We had a visit from our friend Shelia who taught me almost everything I know about the art of Ghanaian Cooking back in 2009.  She brought her son to apply for admission to Ashesi, and we spent a delightful afternoon renewing our friendship and walking around the campus.  This is the great hope of what we do here, the power of long-term relationships, and nurturing a place where students from all walks of life can come together to work out their differences and earn a quality education.
In addition to being team lead for a newly revamped first-year Leadership seminar, Steve is teaching a new service-learning Leadership project course for third-year engineering students. This term his students build the community engagement project they designed the last term. These are ambitious projects:
  • Combining two things Ghana has an abundance of: plastic waste and potholes, turning plastic waste into a pothole patching material [blog]
  • Building a cloud harvester.  Early in the morning, the area is covered in fog. Like a spider web covered in drops of morning dew, this project harvests water for local farmers to use on their dry farm fields. [blog]
  • Installing a solar LED light system for the labor and delivery room of the local clinic; currently, at night, the midwives use their cell phones; [blog]
  • Creating a low-cost sonar walking stick for the blind; [blog]
As these third-year engineering students were learning about Servant Leadership during the fall term, they also worked with villages to learn what they needed, and then set about designing a solution, their community engagement project.  Now Steve gets to mentor and watch these projects come to life. 
We both continue to live out the gospel in non-religious ways among the students; living on campus, being an example of a healthy marriage, and being parents to some of the students who need guidance, encouragement, a listening ear, or an open heart.  Since moving back to Ghana, we have watched the University grow almost 40%; we enjoy getting to know class after class of students, watching them graduate and then go out into the world to work to change it for the better.  It is a privilege we do not take lightly, being your missionaries, cross-cultural witnesses to these future leaders of Africa.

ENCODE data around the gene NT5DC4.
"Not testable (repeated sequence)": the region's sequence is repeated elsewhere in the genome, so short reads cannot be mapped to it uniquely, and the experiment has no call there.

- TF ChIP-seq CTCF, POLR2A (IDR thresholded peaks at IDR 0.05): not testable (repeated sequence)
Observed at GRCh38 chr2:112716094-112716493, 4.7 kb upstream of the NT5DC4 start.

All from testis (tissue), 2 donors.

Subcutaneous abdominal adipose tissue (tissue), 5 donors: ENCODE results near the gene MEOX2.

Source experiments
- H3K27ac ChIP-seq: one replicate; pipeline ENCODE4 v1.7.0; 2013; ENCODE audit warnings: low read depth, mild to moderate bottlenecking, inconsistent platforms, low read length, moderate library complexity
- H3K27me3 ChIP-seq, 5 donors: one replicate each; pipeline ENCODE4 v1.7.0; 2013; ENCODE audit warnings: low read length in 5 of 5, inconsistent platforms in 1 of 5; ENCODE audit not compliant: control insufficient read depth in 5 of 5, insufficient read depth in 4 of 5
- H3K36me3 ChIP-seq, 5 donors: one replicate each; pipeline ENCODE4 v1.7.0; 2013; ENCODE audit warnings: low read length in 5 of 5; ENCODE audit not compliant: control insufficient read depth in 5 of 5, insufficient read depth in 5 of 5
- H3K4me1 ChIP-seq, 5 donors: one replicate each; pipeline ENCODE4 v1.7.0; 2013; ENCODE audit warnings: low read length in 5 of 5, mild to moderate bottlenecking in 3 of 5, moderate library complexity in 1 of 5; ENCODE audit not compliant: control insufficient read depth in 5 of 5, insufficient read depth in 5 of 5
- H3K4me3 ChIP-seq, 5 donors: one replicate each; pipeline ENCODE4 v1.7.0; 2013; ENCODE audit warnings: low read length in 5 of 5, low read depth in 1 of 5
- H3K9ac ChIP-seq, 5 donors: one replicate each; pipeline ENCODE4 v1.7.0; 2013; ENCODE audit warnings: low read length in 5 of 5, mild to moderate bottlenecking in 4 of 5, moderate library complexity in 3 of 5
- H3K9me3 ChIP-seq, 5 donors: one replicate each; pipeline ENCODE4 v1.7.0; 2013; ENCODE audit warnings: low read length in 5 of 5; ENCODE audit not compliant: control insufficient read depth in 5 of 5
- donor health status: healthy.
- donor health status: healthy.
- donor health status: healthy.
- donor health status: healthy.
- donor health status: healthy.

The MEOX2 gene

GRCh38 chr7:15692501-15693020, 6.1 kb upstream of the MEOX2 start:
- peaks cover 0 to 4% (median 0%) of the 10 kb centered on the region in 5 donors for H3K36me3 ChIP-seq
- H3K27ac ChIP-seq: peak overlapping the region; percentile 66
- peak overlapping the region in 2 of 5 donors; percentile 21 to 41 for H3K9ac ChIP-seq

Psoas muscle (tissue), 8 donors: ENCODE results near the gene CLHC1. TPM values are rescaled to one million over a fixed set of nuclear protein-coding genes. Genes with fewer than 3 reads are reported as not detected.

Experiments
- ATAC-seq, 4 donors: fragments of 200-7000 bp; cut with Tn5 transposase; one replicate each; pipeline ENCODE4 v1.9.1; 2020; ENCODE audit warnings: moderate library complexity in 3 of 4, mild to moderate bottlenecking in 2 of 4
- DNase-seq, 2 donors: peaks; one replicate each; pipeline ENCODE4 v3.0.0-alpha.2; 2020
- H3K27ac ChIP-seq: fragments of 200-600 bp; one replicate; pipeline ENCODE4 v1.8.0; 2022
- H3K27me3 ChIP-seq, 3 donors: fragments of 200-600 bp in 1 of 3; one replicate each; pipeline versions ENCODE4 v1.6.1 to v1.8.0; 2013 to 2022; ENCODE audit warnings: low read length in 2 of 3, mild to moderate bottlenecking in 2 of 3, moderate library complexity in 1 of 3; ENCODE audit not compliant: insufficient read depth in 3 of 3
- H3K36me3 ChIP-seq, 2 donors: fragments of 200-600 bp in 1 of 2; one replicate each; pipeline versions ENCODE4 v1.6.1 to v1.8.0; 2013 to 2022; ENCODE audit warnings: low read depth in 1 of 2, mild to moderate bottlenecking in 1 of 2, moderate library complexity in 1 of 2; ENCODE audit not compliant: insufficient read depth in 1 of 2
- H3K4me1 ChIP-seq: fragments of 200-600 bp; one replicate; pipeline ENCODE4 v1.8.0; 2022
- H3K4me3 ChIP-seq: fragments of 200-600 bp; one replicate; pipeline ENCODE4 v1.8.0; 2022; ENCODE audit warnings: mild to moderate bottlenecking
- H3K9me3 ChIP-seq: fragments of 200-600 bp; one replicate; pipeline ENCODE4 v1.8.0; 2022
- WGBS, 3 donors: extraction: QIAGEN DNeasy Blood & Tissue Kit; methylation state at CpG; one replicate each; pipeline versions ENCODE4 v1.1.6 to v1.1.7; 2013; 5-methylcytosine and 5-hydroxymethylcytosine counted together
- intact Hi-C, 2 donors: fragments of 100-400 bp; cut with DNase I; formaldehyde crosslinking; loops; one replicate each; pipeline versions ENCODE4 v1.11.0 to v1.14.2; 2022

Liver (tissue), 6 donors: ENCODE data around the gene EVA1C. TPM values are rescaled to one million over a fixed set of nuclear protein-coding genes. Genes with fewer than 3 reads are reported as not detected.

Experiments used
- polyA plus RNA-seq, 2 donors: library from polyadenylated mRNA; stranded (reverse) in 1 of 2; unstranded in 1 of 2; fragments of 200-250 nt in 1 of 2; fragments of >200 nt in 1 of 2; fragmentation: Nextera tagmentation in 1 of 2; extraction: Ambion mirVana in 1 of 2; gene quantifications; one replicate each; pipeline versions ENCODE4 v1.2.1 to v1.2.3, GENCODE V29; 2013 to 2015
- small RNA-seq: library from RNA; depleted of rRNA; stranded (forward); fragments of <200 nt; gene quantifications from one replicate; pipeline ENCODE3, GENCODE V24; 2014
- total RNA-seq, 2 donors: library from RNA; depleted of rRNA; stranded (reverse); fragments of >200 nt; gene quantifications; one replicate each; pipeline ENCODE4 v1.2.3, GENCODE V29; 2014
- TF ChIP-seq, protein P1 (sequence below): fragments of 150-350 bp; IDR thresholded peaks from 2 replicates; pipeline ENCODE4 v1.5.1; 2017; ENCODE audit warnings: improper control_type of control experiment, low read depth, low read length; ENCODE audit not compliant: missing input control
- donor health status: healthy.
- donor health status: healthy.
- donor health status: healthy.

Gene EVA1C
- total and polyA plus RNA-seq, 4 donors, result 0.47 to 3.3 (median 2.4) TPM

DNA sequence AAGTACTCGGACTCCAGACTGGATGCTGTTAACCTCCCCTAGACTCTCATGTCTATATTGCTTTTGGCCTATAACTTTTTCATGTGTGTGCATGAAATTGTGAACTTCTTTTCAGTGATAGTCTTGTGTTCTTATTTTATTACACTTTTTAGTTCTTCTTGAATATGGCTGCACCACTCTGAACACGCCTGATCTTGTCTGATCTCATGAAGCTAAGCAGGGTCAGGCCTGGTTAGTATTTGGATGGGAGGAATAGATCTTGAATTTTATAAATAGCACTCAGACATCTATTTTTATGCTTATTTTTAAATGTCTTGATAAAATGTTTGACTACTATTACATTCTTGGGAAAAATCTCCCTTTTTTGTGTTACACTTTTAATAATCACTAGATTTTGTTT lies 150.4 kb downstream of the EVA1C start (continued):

Steve-isms (from our blog)

Standing Trees of Berekuso 

In an ongoing effort to make the world a better place, Steve has begun publishing his laws, just as his father and brother did before him. 

Here are the first two:
    The Law of Three Buckets [Link]
    The relationship of Mistakes & Learning Opportunities [Link]

Bonus material: Rod Buchele's Laws [Link]
Forward to Friend

Supporting Steve & Suzanne

Learn - visit, and learn more about our mission. 
Give - pledge your monthly support through TMS-Global
Pray – join our prayer team [click here].
Connect - send us an email Steve or Suzanne.

About Our Mission to Ghana

Suzanne and Steve live on the Ashesi University Campus in Berekuso, Eastern Region, Ghana.  Suzanne serves as the Provost and Steve teaches Leadership and tends to the spiritual needs of the campus community. 

The goal of Ashesi University is to educate African leaders of exceptional integrity and professional ability and to do this in an African context.  Ashesi’s mission is to educate a new generation of ethical, entrepreneurial leaders in Africa; to cultivate within our students the critical thinking skills, the concern for others, and courage it will take to transform Africa.  By raising the bar for higher education in Ghana, Ashesi aims to make a significant contribution towards an African Renaissance.